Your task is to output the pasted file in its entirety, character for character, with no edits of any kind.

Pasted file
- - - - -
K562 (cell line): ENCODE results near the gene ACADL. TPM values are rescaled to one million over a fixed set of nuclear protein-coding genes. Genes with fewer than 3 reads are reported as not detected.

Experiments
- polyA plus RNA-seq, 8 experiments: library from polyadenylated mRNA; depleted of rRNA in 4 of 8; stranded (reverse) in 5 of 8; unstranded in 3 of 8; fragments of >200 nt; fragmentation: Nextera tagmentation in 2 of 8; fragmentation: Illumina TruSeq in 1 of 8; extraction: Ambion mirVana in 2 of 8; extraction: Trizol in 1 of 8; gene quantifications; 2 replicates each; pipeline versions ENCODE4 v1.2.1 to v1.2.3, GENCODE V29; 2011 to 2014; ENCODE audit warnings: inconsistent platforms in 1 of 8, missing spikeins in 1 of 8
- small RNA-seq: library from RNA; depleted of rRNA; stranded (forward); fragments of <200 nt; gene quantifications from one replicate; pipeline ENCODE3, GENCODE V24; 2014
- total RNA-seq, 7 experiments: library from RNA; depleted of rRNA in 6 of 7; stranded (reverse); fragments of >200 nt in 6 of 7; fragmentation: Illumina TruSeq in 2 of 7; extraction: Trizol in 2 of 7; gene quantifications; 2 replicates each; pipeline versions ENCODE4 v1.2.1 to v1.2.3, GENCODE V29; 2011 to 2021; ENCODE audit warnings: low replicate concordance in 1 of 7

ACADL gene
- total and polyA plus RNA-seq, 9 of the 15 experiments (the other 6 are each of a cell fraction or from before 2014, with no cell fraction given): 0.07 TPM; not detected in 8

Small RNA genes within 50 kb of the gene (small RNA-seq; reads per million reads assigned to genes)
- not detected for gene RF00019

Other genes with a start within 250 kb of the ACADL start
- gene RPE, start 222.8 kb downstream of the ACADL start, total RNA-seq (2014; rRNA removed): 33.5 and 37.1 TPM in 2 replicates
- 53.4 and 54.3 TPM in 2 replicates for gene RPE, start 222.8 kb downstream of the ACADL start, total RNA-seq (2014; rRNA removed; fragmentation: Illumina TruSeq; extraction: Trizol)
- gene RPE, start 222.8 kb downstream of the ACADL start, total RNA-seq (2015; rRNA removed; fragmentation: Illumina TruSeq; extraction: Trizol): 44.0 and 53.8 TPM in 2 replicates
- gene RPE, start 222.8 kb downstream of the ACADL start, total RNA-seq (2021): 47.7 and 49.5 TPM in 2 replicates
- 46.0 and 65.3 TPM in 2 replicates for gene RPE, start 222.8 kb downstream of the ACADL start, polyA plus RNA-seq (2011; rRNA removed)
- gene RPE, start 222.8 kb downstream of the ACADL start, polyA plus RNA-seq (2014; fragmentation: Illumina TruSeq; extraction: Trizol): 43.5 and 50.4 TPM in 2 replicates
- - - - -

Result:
K562 (cell line): ENCODE results near the gene ACADL. TPM values are rescaled to one million over a fixed set of nuclear protein-coding genes. Genes with fewer than 3 reads are reported as not detected.

Experiments
- polyA plus RNA-seq, 8 experiments: library from polyadenylated mRNA; depleted of rRNA in 4 of 8; stranded (reverse) in 5 of 8; unstranded in 3 of 8; fragments of >200 nt; fragmentation: Nextera tagmentation in 2 of 8; fragmentation: Illumina TruSeq in 1 of 8; extraction: Ambion mirVana in 2 of 8; extraction: Trizol in 1 of 8; gene quantifications; 2 replicates each; pipeline versions ENCODE4 v1.2.1 to v1.2.3, GENCODE V29; 2011 to 2014; ENCODE audit warnings: inconsistent platforms in 1 of 8, missing spikeins in 1 of 8
- small RNA-seq: library from RNA; depleted of rRNA; stranded (forward); fragments of <200 nt; gene quantifications from one replicate; pipeline ENCODE3, GENCODE V24; 2014
- total RNA-seq, 7 experiments: library from RNA; depleted of rRNA in 6 of 7; stranded (reverse); fragments of >200 nt in 6 of 7; fragmentation: Illumina TruSeq in 2 of 7; extraction: Trizol in 2 of 7; gene quantifications; 2 replicates each; pipeline versions ENCODE4 v1.2.1 to v1.2.3, GENCODE V29; 2011 to 2021; ENCODE audit warnings: low replicate concordance in 1 of 7

ACADL gene
- total and polyA plus RNA-seq, 9 of the 15 experiments (the other 6 are each of a cell fraction or from before 2014, with no cell fraction given): 0.07 TPM; not detected in 8

Small RNA genes within 50 kb of the gene (small RNA-seq; reads per million reads assigned to genes)
- not detected for gene RF00019

Other genes with a start within 250 kb of the ACADL start
- gene RPE, start 222.8 kb downstream of the ACADL start, total RNA-seq (2014; rRNA removed): 33.5 and 37.1 TPM in 2 replicates
- 53.4 and 54.3 TPM in 2 replicates for gene RPE, start 222.8 kb downstream of the ACADL start, total RNA-seq (2014; rRNA removed; fragmentation: Illumina TruSeq; extraction: Trizol)
- gene RPE, start 222.8 kb downstream of the ACADL start, total RNA-seq (2015; rRNA removed; fragmentation: Illumina TruSeq; extraction: Trizol): 44.0 and 53.8 TPM in 2 replicates
- gene RPE, start 222.8 kb downstream of the ACADL start, total RNA-seq (2021): 47.7 and 49.5 TPM in 2 replicates
- 46.0 and 65.3 TPM in 2 replicates for gene RPE, start 222.8 kb downstream of the ACADL start, polyA plus RNA-seq (2011; rRNA removed)
- gene RPE, start 222.8 kb downstream of the ACADL start, polyA plus RNA-seq (2014; fragmentation: Illumina TruSeq; extraction: Trizol): 43.5 and 50.4 TPM in 2 replicates